I think it was Coco Chanel who said, in effect, that at 20 you have the face the gods gave you, for good or ill, but at 50 you have the face you’ve earned. Some accumulation of day-to-day, even moment-to-moment choices had distinctively etched these people’s faces. I want, like everyone else on the planet, an inviting face like Evelyn’s. How do I get that?
As I age, I am increasingly sensitive to three truths: that it’s easier to be rich than to be poor; that in Western countries it’s far easier to be “white” than any other color; and that nobody can steal your ultimate freedom of choice. It was definitely Victor Frankl, survivor of Auschwitz and other Nazi concentration camps, who said: “Between stimulus and response there is a space. In that space is our power to choose our response. In our response lies our growth and our freedom.” Our moment-to-moment choices might be severely constrained by genetics and circumstance. But to suggest that people born or thrust into punishing circumstances have no choice but misery is to deny them their very humanity. Hard as it might be for us to seize our freedom, our human dignity lies in the choices we make.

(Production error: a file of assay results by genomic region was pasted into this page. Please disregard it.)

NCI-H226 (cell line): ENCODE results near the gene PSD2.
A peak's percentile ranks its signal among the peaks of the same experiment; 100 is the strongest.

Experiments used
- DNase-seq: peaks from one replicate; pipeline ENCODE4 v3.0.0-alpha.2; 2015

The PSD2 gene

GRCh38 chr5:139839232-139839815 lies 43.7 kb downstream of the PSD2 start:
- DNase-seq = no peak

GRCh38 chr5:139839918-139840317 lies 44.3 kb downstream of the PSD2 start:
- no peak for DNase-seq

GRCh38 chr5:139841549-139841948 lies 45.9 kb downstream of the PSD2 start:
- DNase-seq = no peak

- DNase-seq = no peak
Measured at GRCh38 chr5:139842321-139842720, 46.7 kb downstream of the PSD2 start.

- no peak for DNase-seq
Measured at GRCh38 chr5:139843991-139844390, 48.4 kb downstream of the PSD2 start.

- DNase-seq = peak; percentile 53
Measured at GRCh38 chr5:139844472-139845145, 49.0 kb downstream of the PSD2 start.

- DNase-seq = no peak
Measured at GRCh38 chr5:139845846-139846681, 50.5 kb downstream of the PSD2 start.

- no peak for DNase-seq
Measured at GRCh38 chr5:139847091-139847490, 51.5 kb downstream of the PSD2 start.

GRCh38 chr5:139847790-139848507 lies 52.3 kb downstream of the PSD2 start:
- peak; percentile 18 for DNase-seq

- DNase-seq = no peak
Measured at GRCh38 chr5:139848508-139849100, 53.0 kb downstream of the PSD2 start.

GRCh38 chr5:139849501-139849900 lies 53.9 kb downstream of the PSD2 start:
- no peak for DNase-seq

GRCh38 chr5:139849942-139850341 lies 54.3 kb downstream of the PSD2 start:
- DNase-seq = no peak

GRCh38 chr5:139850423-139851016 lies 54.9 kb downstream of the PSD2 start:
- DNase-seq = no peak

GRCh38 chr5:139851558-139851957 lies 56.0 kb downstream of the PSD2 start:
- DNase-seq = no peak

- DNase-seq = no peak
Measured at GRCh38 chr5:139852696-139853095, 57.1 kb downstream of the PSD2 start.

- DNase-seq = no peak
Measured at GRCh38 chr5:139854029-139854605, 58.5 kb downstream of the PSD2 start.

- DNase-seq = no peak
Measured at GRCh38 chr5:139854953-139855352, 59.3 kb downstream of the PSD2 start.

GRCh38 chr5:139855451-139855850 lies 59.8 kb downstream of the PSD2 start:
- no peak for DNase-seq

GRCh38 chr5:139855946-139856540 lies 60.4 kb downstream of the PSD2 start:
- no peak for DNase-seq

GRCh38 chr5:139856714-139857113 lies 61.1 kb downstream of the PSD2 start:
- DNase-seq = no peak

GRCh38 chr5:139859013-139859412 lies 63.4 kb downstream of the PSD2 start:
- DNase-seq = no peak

Those faces around the dining room in Aunt Evelyn’s retirement facility, and the ingrained attitudes they seemed to convey, revealed a truth we often overlook: that our moment-to-moment choices don’t just express our worldview, they create our worldview, and indelibly shape our lives. A psychological term for a mindset is “confirmation bias.” Operating with confirmation bias, when we look out at the astoundingly manifold world, we only see evidence of what we are already set to believe. We think, “All Xs are like Y,” and we literally never see Xs who are like Q, or D, or L. We think, “The world will disappoint me,” and it does. We think, “Life is full of miracles,” and it is. The people who approach the world expecting to be disappointed, looking for the chance to judge, shrivel. Those who survey the world expecting the next happy surprise flourish.